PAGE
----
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article imageOp-Ed: High Density housing issue has neighborhood talking Special

By Jonathan Farrell     Oct 5, 2015 in Lifestyle
San Francisco - The subject of high density housing in the Sunset took center stage at the Sunset Heights Association of Responsible People this past summer.
“It was standing room only and an enthusiastic crowd,” said Frank Noto, president of SHARP.
The SHARP clubhouse in the inner-Sunset District of San Francisco hosted a meeting on August 31 to discuss plans in the works.
He surmised that many were from other parts of the City eager to listen to the presentation by Westlake Urban and others who are seeking to redevelop the 6.3 acres at the end of 5th Avenue near Kirkham in the heart of the inner-Sunset District.
The idea is to tear down existing structures (namely The Kirkham Heights apartment complex) at the hillside of Mt. Sutro and build 460 units. For those not familiar with the western part of San Francisco, it is where Golden Gate Park is. Traditionally, the area has been a mixture of single-family homes and small merchant business areas. Most of the apartment and condominium complexes are less than five stories high and are intermittent. Mount Sutro is a wooded peak sounded by housing and the University of California of San Francisco Medical Center campus and compound of offices, administration buildings and laboratories.
This reporter got the opportunity to learn about the proposed plans for a new Kirkham Heights while on assignment for The Sunset Beacon.
The current Kirkham Heights complex was built in 1950 and has 86 units, neatly nestled along an incline with some room to spare. But if the idea is drafted and approved, 86 units will be replaced with almost four times the amount of housing in that narrow spot.
As Noto said later, “Only 90 units of housing have been built in the Sunset over the past 10 years. I think it is imperative we build.”
According to Naomi Porat, co-founder of the project development management firm Transform Urban, the goal is to “create a model for environmentally and socially responsible urban infill development.” Another goal is to “attract a mix of income diversity, age diversity, and different types of housing.” Westlake Urban claims that 85 percent of current residents are “working professionals or students.”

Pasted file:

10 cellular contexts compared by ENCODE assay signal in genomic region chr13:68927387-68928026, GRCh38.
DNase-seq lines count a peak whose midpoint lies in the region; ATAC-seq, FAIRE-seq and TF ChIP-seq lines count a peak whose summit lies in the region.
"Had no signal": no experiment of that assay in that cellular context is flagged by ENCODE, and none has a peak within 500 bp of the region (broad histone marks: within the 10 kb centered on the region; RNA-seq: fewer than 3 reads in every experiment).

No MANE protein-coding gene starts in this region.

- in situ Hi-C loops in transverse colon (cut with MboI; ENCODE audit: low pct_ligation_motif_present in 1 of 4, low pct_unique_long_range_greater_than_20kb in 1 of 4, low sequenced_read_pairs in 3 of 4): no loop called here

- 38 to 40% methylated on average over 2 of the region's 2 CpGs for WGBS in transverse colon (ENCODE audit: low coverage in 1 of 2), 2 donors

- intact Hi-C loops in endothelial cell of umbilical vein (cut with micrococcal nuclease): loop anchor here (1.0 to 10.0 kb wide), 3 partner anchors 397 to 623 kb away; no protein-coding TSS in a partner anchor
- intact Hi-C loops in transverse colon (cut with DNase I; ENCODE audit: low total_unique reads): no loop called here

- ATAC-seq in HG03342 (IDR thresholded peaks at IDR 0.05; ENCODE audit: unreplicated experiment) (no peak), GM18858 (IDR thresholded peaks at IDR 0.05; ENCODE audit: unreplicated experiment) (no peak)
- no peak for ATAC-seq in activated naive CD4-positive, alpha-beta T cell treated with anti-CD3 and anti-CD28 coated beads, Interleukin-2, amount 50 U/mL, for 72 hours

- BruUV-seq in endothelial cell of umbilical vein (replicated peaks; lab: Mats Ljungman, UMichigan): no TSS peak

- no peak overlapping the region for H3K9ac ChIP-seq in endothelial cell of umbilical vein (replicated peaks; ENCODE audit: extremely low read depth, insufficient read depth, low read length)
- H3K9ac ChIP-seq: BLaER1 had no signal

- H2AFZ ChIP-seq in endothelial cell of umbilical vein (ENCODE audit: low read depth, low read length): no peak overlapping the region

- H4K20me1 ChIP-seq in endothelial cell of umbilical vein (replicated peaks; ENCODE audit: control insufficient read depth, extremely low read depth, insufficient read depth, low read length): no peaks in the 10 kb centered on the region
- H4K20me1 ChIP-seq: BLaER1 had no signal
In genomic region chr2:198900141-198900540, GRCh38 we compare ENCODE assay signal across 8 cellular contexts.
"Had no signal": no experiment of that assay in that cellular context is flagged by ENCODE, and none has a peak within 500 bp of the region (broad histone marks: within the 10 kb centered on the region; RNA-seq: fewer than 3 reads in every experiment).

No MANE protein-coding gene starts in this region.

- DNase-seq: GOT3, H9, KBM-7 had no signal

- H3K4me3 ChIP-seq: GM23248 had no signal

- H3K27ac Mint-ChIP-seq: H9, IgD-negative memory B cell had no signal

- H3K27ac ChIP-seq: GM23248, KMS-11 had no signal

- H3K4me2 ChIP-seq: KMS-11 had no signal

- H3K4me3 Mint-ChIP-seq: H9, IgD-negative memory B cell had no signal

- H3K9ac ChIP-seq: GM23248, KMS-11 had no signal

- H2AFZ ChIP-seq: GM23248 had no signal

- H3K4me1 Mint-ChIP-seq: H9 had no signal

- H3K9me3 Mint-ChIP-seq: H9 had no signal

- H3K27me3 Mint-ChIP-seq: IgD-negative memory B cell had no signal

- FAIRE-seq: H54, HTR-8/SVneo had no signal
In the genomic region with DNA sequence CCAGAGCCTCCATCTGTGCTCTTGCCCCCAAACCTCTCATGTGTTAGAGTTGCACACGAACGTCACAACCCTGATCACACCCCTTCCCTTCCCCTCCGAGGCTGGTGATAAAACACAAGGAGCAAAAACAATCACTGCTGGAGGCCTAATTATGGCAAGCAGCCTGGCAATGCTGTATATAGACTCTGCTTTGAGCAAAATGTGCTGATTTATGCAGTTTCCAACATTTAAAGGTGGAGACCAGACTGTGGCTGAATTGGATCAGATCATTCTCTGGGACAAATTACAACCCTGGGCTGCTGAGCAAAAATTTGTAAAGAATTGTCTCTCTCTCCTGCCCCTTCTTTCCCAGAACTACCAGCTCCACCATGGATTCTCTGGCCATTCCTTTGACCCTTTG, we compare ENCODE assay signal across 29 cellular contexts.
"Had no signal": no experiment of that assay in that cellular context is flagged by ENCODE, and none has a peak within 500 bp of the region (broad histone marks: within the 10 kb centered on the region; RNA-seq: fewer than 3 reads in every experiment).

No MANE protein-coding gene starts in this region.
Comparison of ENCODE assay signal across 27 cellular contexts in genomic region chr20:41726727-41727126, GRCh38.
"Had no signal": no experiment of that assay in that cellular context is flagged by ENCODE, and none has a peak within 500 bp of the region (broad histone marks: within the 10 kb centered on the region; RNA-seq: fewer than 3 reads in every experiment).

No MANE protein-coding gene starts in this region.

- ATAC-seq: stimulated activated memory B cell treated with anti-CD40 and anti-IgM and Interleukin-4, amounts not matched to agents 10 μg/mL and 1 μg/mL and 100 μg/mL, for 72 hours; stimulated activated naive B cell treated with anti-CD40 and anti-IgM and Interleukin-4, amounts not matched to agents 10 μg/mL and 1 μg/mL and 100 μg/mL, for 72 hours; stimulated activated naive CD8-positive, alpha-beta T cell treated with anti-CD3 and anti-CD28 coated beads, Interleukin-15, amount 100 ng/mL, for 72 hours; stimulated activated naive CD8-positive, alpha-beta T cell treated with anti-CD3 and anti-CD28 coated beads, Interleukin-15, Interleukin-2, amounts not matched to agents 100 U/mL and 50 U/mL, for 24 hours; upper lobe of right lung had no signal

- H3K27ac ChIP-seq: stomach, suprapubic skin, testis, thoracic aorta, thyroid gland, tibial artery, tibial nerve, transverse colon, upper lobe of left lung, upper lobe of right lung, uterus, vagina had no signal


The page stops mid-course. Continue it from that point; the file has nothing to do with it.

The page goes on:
Former SF Planning Commissioner Dennis Antenore was present. He insisted that the amount of affordable housing should be increased to more than 30 percent, since what is being envisioned is on a grand scale.
Local realtor John Barry who lives and works on 10th Ave, not far from the Kirkham Heights complex is in favor of more housing. But as he later said. “The 'Cezanne-like' rendering that accompanied the presentation says little of the reality here.” The bulk of construction for that many units has no other space to build, but up.
Barry believes newer construction ideas could be done. But he noted “what about parking?” “If 460 units were to be built, I don’t see how cars can fit into the site.” The idea of urging residents with cars to park on surrounding streets is unwise. “Parking in the neighborhood is a problem enough as it is,” he said.
Noto emphasized that the meeting’s purpose was informational. “Mostly for the ‘stakeholders’ and “no application has been submitted as of yet, Noto said. This is all preliminary.
Two representatives of the Planning Dept. were at the meeting, Marcelle Boudreaux and Kansai Uchida. “I was not impressed with them, said Barry it all seemed to be the developers who had all the info and answered questions.”
Tim Colen, of the Housing Action Coalition was present and is in favor of the idea. He promotes large-scale re-builds like Parkmerced. Located near San Francisco State University, Parkmerced was built after WWII and has been the subject of debate as plans are moving forward to add more high rise towers and demolish the garden duplex units. Many long-time residents were evicted and displaced as Parkmerced expansion has still not fully been approved or finalized.
Barry noted that even if the project gets underway, there was little understanding presented about rental laws. “Rent control is an issue and while I like the idea of new housing, where are the current residents going to go? It seems to be some tenants will be rolled off, like a log down the hill.” “If relocated during construction, he said, will they be able to come back?”
Then there are the environmental issues. So many units along a slim space of hillside; “Trees will have to go and some major moving of earth at Mt. Sutro. It won’t be easy,” said Barry.
Craig Dawson of Mount Sutro Stewards attended. He has lived in the area all is life and is a champion of the mountain and its trails. Developers say they will respect the mountain and its trails. Dawson later would only say, “nothing is set in stone at the moment. There isn’t even an Environmental Impact Report out yet. Plans may change six times or more, by then, so we have to wait and see.”
This opinion article was written by an independent writer. The opinions and views expressed herein are those of the author and are not necessarily intended to reflect those of
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